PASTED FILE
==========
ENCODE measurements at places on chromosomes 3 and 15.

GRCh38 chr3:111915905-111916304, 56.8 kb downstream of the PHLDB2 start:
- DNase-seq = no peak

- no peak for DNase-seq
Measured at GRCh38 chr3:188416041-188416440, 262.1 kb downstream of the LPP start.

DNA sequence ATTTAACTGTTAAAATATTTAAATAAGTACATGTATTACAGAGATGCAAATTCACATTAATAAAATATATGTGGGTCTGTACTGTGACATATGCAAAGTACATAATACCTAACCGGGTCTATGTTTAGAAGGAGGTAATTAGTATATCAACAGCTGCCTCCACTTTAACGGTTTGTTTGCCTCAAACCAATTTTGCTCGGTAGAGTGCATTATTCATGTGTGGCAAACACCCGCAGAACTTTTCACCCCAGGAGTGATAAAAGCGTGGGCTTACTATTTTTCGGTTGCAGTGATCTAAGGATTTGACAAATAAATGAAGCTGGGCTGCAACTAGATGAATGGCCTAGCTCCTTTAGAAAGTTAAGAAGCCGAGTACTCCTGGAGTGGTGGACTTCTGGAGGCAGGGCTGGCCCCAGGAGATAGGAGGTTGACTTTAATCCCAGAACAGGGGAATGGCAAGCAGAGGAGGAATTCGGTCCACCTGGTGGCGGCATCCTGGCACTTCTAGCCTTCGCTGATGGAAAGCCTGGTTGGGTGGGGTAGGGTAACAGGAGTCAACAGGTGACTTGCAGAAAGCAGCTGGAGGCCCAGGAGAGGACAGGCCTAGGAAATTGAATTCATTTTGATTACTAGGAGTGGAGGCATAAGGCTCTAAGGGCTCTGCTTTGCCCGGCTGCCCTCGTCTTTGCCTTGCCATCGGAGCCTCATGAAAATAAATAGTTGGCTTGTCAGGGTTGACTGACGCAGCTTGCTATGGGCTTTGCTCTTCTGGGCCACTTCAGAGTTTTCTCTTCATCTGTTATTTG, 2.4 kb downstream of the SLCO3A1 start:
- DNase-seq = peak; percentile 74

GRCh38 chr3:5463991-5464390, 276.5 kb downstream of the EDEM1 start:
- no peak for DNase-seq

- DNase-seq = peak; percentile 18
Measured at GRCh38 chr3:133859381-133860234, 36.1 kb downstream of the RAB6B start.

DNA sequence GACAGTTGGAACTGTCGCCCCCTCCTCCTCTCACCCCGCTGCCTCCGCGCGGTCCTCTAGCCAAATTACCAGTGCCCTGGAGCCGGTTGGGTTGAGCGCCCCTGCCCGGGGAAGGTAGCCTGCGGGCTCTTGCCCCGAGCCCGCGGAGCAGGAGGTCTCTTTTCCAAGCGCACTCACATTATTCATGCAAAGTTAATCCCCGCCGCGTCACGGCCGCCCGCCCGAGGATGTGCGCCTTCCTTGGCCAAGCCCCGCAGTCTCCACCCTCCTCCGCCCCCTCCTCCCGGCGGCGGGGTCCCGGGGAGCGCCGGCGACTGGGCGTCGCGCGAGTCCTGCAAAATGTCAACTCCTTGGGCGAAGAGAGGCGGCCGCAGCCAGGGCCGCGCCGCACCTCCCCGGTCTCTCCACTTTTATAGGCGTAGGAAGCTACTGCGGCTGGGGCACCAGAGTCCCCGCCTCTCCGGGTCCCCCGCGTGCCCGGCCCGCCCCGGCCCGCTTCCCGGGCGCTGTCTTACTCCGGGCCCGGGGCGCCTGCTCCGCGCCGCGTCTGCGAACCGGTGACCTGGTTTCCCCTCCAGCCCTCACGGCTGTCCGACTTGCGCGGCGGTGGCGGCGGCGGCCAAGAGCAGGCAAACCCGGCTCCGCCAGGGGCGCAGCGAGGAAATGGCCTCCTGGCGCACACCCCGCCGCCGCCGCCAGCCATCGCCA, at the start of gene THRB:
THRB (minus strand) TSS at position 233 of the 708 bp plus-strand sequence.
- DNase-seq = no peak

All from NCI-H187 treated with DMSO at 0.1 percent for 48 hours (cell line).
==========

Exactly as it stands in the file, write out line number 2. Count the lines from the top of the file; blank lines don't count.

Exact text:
GRCh38 chr3:111915905-111916304, 56.8 kb downstream of the PHLDB2 start: